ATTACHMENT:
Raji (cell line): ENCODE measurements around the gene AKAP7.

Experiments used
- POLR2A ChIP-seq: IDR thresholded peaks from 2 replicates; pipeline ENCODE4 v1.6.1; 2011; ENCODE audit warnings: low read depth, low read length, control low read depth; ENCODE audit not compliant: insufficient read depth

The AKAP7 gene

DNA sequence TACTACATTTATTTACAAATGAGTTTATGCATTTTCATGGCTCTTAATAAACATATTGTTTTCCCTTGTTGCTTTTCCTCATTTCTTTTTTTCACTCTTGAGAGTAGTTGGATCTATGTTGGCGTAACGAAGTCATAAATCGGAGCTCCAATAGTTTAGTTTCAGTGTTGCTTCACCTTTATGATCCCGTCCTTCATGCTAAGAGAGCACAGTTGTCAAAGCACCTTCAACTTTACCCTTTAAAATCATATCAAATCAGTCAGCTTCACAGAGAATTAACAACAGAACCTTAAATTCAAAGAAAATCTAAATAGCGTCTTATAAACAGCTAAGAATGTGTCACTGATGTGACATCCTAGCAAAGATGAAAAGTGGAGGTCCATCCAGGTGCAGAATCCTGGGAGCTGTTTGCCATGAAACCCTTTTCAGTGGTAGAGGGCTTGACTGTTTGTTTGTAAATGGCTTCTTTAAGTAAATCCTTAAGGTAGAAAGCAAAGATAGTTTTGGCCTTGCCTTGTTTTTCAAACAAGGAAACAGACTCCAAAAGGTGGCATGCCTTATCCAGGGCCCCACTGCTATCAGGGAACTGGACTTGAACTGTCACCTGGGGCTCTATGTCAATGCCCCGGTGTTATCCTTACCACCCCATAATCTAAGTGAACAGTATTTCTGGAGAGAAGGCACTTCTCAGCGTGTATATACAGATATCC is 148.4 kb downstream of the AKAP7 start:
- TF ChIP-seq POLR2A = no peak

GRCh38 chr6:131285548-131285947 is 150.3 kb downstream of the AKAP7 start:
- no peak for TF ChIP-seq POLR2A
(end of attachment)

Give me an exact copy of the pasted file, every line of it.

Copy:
Raji (cell line): ENCODE measurements around the gene AKAP7.

Experiments used
- POLR2A ChIP-seq: IDR thresholded peaks from 2 replicates; pipeline ENCODE4 v1.6.1; 2011; ENCODE audit warnings: low read depth, low read length, control low read depth; ENCODE audit not compliant: insufficient read depth

The AKAP7 gene

DNA sequence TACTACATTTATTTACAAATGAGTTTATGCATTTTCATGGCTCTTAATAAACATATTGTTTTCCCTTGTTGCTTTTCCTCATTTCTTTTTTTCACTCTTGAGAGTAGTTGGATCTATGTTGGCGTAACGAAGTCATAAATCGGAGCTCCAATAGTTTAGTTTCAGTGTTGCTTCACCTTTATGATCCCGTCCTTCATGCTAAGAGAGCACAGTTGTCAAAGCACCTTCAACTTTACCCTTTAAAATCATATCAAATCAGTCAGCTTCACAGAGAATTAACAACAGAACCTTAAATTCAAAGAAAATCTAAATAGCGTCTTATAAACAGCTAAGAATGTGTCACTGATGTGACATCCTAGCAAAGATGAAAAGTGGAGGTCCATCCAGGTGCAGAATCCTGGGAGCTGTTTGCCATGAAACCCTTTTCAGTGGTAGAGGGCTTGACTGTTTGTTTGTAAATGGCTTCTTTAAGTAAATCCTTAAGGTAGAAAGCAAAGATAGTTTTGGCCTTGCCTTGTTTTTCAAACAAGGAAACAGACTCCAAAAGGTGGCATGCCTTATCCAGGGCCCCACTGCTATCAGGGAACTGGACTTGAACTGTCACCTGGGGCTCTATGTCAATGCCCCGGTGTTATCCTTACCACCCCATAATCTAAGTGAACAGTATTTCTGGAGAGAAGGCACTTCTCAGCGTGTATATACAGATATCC is 148.4 kb downstream of the AKAP7 start:
- TF ChIP-seq POLR2A = no peak

GRCh38 chr6:131285548-131285947 is 150.3 kb downstream of the AKAP7 start:
- no peak for TF ChIP-seq POLR2A